“His desperate attempts to communicate his ecstasy and persuade other men to share it- a constant juxtaposition of concrete and metaphysical language; swift alternations between the most intensely anthropomorphic, the most subtly philosophical, ways of apprehending man’s communion with the Divine . . . rooted in his concept, or vision, of the Nature of God; and unless we make some attempt to grasp this, we shall not go far in our understanding of his poems.

“Kabir belongs to that small groups of supreme mystics-amongst whom St. Augustine, Ruysbroeck, and the Sufi poet Jalalu’ddin Rumi are perhaps the chief”. (Underhill /492)

Underhill comes to point when explaining the particular mystic trend in Kabir’s poetry,

“This eternal distinction, the mysterious union-in-separateness of God and the soul, is a necessary doctrine of all sane mysticism . . . . Its affirmation was one of the distinguishing features of the Vaishnavite reformation preached by Ramanuja; the principle of which had descended through Ramananda to Kabir.

“In accordance with this concept of the universe as a Love-Game which eternally goes forward, a progressive manifestation of Brahma-one of the many notions which he adopted from the common stock of Hindu religious ideas, and illuminated by his poetic genius-movement, rhythm, perpetual change, forms an integral part of Kabir’s vision of Reality. Though the Eternal and Absolute is ever present to his consciousness, yet his concept of the Divine Nature is essentially dynamic. It is by the symbol of motion that he most often tries to convey it to us: as in his constant reference to dancing, or the strangely modern picture of that Eternal Swing of the Universe which is held by the cords of love. . . .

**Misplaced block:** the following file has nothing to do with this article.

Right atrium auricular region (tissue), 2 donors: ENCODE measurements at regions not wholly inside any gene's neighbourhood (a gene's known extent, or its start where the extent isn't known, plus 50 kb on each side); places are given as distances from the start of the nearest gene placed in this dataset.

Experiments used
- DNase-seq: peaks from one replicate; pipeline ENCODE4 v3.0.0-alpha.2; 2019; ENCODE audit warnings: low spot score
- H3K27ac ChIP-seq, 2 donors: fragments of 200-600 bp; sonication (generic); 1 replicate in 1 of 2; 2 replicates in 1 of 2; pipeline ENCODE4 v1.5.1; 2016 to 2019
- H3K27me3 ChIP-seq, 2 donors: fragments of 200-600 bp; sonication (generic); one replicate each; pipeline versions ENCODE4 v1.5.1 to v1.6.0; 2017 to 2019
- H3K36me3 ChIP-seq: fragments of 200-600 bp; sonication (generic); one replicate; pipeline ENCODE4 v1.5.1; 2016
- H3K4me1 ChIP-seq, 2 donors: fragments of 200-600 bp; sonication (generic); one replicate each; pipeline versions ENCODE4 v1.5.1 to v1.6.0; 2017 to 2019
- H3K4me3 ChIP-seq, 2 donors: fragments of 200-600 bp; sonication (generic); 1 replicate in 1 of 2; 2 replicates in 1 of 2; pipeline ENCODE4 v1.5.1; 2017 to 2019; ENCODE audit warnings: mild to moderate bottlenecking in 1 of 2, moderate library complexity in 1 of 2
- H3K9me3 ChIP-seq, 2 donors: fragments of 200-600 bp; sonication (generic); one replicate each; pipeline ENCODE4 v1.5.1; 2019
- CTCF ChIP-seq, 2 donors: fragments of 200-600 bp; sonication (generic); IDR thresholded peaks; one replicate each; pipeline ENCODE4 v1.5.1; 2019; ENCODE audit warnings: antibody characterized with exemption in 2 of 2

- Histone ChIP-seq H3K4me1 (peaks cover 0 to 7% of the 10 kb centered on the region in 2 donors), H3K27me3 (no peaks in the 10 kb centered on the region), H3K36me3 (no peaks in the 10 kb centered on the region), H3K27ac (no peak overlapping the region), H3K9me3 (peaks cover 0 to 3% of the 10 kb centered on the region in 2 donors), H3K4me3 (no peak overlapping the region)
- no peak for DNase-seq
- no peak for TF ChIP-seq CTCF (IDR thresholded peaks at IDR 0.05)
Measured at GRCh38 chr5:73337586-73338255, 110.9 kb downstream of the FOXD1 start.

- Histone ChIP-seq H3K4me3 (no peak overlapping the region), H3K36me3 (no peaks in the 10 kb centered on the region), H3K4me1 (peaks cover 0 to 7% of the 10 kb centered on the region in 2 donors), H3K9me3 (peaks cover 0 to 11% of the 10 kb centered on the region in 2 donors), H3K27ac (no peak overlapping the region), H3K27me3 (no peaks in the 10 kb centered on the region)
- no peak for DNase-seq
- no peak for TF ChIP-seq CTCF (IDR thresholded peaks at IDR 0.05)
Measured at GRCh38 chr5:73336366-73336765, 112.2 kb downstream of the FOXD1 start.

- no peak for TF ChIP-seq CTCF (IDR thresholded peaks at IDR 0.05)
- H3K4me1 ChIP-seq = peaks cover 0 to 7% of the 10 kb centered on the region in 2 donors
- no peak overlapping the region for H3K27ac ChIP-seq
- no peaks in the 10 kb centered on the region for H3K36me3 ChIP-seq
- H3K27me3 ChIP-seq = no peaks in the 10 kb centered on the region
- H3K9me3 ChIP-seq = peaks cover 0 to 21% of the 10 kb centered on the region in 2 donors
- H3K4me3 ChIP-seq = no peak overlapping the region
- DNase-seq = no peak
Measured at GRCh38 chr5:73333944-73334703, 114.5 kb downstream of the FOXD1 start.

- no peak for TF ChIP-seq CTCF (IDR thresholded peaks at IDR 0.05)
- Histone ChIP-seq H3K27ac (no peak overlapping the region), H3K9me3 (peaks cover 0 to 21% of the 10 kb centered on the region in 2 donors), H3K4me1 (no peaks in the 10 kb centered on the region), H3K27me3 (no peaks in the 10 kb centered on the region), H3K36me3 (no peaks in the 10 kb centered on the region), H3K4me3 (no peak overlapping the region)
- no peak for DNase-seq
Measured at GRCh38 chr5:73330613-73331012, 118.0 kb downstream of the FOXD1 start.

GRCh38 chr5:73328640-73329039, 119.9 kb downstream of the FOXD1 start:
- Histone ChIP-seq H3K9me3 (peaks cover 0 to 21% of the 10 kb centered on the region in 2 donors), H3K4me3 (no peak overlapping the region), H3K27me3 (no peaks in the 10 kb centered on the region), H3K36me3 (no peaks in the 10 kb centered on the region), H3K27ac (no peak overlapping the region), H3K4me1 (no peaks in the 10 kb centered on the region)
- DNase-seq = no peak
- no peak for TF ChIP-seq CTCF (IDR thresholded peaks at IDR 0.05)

“So thorough going is Kabir’s eclecticism that he seems by turns Vedantist and Vaishnavite, Pantheist and Transcendentalist, Brahman and Sufi. In the effort to tell the truth about that ineffable apprehension, so vast and yet so near, which controls his life, he seizes and twins together-as he might have woven together contrasting threads upon his loom-symbols and ideas drawn from the most violent and conflicting philosophies and faiths . . . .

“Kabir’s finest poems have as their subjects the commonplaces of Hindu philosophy and religion: the Lila or sport of God, the Ocean of Bliss, the Bird of the Soul, Maya, the Hundred-petalled Lotus and the ‘Formless Form’.” (Underhill 494-97)

Kabir’s deep knowledge of Hindu religion and philosophy placed him as a leading poet of the Bhakti cult taking him to the heights. Kabir’s poetry was the voice of a learned lover of God. His voice was sometimes akin to Sufi who too find oneness with God; by all references he was a part of the Indian Bhakti cult in the medieval age.